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San Juan Regional Medical Center announces Daisy Award winners

Wendy Joe, intensive care nurse at San Juan Regional Medical Center. (Courtesy photo)
Nurses honored for dedication, compassionate care

San Juan Regional Medical Center announced Alicia McGee and Wendy Joe as Daisy Award honorees.

McGee, a nurse in the intensive care unit, took care of an elderly patient who was admitted with multiple serious health issues, including pneumonia. While the patient’s pneumonia improved with antibiotics, her mental status rapidly deteriorated. McGee was concerned it might be a stroke and acted quickly, but a CT scan ruled it out. However, the patient was becoming more unresponsive. McGee discovered through research that the antibiotic the patient was on can, in rare cases, cause neurotoxicity. She voiced her concern and the patient was taken off the antibiotic and her mental status greatly improved.

Alicia McGee, a nephrology nurse at San Juan Regional Medical Center. (Courtesy photo)

“I thank God for dedicated nurses like Alicia,” the patient’s daughter said in her nomination. “My mom received wonderful care and was able to come home for us to love and enjoy for a while longer.”

“My family has been in Farmington all their lives. I grew up here, so it’s nice to work here and serve my community. I love the team I work with. They are always supportive, and we help each other out,” McGee said.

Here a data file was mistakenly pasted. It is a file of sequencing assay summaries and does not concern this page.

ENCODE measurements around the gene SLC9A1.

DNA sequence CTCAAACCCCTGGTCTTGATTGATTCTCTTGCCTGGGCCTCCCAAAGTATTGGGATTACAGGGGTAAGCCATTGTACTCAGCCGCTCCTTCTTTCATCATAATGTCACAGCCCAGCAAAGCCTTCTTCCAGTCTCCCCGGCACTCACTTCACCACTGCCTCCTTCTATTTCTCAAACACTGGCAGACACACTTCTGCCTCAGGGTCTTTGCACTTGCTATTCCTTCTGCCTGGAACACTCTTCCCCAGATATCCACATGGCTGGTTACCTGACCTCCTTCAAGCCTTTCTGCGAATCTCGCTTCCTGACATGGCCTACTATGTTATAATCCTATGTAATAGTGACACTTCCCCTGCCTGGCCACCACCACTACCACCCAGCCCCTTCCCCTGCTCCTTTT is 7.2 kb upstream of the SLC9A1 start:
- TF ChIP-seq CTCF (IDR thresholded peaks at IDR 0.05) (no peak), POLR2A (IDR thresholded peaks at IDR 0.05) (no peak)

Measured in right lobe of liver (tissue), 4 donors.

Staff at San Juan Regional Medical Center celebrate Alicia McGee’s award. (Courtesy photo)

The second recipient is Wendy Joe, is a nephrology nurse. Joe cared for an elderly Navajo patient who was very nervous about being in the hospital. Joe helped calm her fears with her happy attitude and her ability to speak Navajo, explaining the patient’s medical condition and treatment in a way she could understand. After the patient was discharged, Joe followed up with the patient’s husband, even calling the pharmacy to get a price estimate on medications.

“She went above and beyond. We don’t have many nurses who speak Navajo or take the time to do these things, but Wendy did, and my grandma didn’t want to leave the hospital,” the patient’s granddaughter said in her submission.

The patient’s family wanted to share how much their grandma loved Wendy. She said that Wendy would hold her hand and sing to her in Navajo to help keep her calm.

“We are grateful for these precious memories. It made us think highly of the facility to know you have special employees like Wendy who take the time to make a difference in someone’s life,” the family said.

“This award means a lot. It means I am doing something for the patients and my people. My grandma passed away while I was in nursing school and that’s what pushed me to be here. I never knew how to speak Navajo until I was here. My patients have taught me so much,” Joe said.

Community members may thank a nurse by nominating them for a Daisy Award at www.sanjuanregional.com/daisy.

Co-workers celebrate Wendy Joe’s Daisy Award nomination. (Courtesy photo)